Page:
So they simply CANNOT enter a conclave were the Pope to die today (God forbid). If they were admitted to the Conclave, the Papal election would be null and void (unless it could be mathematically determined from the tally of the vote that the elected one would have passed the two-thirds majority even if all the illegitimate electors had voted for him and the total number of illegitimate electors could be subtracted from the majority without affecting the result).

    In times past, the Pope would FIRST summon a consistory of his Cardinals (not in the presence of the persons being created Cardinals), and there he would formalize the appointments (by formally announcing before the Consistory the creation of new Cardinals, with the publication of the names or the reservation in pectore). The prelates would then already be cardinals from that point, because the creation before a consistory had already taken place. Those plelates that had their names published in consistory would be able to enter into a Conclave and to discharge all powers and privileges of the rank from that point on, even if they had not received the insignia of the office. They would be then summoned to receive the insignia (red had, ring, etc), either from the Pope himself or from their Catholic Sovereign (in the cases in which the Apostolic See empowered Catholic heads of state to grant the birretta as a special privilege).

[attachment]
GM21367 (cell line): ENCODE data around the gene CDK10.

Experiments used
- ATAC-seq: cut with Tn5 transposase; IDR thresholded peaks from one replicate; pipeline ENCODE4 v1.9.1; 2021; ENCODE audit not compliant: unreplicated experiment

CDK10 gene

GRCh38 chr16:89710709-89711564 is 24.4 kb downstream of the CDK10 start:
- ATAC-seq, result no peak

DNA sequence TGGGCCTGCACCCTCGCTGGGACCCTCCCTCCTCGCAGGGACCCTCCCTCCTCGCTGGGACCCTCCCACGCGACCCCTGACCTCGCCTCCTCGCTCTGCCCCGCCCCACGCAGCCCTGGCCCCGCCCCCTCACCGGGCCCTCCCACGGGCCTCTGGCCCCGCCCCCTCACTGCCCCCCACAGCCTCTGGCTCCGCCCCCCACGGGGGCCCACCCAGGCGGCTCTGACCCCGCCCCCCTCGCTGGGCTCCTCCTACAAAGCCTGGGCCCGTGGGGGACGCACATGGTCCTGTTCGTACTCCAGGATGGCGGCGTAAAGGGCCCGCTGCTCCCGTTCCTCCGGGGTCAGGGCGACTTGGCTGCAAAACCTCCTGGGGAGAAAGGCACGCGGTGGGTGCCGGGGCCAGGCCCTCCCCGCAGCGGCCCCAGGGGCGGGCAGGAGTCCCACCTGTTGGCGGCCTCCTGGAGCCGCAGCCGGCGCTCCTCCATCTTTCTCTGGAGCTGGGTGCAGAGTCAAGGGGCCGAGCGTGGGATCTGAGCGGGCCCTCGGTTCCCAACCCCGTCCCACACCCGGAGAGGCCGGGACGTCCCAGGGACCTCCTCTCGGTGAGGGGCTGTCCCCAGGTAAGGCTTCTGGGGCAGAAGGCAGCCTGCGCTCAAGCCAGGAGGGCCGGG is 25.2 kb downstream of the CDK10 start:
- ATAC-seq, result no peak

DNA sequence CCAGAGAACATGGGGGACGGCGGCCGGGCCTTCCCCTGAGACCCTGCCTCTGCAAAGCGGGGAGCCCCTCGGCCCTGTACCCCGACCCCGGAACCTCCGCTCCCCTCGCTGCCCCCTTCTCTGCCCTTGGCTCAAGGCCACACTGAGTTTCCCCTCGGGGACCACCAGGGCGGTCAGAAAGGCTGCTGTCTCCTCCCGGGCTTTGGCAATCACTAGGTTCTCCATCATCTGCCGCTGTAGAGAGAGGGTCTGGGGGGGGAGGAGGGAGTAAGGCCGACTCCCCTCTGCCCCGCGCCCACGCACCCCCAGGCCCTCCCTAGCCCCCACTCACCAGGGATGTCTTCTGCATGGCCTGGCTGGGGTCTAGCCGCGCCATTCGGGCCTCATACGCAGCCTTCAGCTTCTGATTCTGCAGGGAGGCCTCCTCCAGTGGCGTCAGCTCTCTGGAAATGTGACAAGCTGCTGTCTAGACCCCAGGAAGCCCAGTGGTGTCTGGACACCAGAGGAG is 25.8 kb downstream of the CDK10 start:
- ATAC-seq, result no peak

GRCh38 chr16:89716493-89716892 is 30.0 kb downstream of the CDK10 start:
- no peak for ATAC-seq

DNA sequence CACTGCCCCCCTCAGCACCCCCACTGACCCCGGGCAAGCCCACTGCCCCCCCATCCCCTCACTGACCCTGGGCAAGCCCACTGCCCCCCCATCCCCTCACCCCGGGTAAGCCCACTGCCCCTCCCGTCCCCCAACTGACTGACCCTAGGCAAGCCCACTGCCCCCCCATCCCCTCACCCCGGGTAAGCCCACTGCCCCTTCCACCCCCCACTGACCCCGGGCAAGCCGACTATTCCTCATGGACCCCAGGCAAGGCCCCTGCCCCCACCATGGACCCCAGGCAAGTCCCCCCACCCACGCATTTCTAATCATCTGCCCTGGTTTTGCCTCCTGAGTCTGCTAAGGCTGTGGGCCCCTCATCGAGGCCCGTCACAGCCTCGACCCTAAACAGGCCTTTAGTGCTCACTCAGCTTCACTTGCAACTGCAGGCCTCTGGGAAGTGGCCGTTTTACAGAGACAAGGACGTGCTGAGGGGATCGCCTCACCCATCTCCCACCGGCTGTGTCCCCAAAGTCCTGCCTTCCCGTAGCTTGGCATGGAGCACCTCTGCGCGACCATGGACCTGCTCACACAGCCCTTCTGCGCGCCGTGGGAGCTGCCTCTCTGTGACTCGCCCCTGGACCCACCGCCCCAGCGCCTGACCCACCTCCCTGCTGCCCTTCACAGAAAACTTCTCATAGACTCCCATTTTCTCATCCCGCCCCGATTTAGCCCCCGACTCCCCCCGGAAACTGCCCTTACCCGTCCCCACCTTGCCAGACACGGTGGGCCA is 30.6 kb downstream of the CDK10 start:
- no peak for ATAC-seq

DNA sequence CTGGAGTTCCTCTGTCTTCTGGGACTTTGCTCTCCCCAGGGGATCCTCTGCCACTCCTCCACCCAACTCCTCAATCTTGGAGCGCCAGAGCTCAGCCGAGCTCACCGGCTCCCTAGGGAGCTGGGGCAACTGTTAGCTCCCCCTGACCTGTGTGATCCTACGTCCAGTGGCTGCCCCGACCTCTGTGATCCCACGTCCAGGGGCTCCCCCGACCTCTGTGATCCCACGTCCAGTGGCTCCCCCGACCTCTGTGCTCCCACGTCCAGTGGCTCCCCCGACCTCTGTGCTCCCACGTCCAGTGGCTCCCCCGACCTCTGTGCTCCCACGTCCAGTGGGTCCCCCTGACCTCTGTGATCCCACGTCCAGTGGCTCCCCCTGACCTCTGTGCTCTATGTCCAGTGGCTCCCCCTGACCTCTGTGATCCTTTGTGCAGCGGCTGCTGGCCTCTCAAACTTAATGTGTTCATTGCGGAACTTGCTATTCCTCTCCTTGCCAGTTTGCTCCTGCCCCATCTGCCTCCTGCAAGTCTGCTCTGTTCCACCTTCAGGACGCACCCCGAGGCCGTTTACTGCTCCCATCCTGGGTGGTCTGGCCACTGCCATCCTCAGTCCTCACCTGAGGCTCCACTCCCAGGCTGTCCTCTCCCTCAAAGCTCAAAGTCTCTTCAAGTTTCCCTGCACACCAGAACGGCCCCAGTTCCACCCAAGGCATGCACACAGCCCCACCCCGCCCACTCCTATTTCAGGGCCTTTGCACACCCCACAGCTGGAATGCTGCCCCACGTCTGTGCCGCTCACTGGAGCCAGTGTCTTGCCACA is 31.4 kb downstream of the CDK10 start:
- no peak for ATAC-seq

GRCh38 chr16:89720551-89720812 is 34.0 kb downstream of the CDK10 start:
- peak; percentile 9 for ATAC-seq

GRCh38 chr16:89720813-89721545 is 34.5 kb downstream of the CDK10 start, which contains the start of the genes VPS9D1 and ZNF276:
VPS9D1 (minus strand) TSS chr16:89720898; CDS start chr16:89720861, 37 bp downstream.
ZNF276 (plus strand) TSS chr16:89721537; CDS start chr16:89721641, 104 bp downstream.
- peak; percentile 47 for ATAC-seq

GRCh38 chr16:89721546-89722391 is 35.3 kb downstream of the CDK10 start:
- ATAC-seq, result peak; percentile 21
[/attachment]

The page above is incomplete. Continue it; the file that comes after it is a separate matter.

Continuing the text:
So the RECEPTION OF THE INSIGNIA (birretta, ring, etc), is not necessary for the possession of the rank of Cardinal, with the right and duty of entering into Conclave, etc. But the CREATION BEFORE A CONSISTORY (by the reading of the formal formula of creation and publication) is necessary for such a possession of the rank of Cardinal to have juridical effect.

    Nowadays, in the John Paul II/Pietro Marini format of the ceremonies (a further reform after the Paul VI reform of the ceremonies of creation of Cardinals), the creation and publication of the Cardinals before a consistory and the reception of the birretta takes place at the same ceremony, and is followed the next day by the reception of the ring during Mass, the “Mass of Rings”.

    So, in the current format, because the new Cardinals expected to receive the red hat in the same ceremony of their creation as Cardinals, they need to be summoned to attend the rite of the Consistory. That’s why the pope needs to announce his intention, and the names of those he inteds to create, in advance. But that announcement remains just a statement of intention.